How To Trick Your Self-Critic

I am writing you from the Lair of the Golden Bear! The Lair is a week of glamping (glam-camping) in the Sierra mountains with family, cocktail parties, and extremely dirty feet. We come here every summer.

Last year at the Lair, I spent each morning walking through the woods recording myself singing aimlessly about trees and rocks. After about five minutes my self-critic would pipe in, resulting in frustration and stomping back to camp for some peanut M&M's. I had lost the joy of songwriting and I wanted to get it back. Here are a few things I've done to trick my self-critic and start creating again:

re-define creativity

There is a romanticized idea of what it means to be creative, but don't buy it. Creative acts begin with simply noticing. Noticing the poetry in an overheard conversation, the strange beauty of a scribbled grocery list, or the hum of your electric toothbrush. These things are worth your attention too!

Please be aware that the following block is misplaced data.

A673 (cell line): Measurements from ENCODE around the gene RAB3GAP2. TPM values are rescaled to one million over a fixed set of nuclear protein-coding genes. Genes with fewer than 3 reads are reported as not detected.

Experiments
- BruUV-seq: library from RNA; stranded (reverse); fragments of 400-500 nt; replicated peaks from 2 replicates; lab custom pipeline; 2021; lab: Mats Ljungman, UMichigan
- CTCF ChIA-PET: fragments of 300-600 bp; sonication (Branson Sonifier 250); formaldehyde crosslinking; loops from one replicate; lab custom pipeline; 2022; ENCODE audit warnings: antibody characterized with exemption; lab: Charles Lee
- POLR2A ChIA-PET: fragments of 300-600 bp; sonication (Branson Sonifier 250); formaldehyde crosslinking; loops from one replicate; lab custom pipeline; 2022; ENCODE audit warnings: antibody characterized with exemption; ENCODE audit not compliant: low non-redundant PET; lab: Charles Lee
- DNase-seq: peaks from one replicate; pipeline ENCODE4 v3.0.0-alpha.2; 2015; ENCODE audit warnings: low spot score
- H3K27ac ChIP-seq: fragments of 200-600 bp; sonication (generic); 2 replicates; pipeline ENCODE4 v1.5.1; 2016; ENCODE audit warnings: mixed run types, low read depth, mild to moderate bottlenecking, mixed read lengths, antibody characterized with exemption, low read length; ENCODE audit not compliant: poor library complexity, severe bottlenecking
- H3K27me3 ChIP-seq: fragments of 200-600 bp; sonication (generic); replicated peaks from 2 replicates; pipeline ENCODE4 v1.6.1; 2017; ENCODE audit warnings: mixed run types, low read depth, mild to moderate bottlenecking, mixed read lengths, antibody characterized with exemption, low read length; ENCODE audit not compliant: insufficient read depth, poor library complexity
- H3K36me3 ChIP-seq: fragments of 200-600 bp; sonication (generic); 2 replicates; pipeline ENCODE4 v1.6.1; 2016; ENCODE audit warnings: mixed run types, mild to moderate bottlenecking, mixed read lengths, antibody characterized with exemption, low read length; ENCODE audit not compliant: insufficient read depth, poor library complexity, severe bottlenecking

Something is better than nothing

Remember that creating something small every day adds up. Don't wait to be swept off your feet by inspiration. I've said this before, but think quantity, not quality!

No more to-do lists

Sometimes to-do lists keep you from doing what you actually want to do. It is so tempting to fall into the if-then trap: "If I finish x, then I will have time for y." The problem is, once you start doing the dishes, you end up cleaning the whole kitchen and you are too exhausted make a creative effort. Put your creative needs first once in a while.

Camping in 1915

Message or comment below with the tips you have to help trick your self-critic -- we need all the help we can get!


Thanks for reading and sharing in the process,
Lucy Horton

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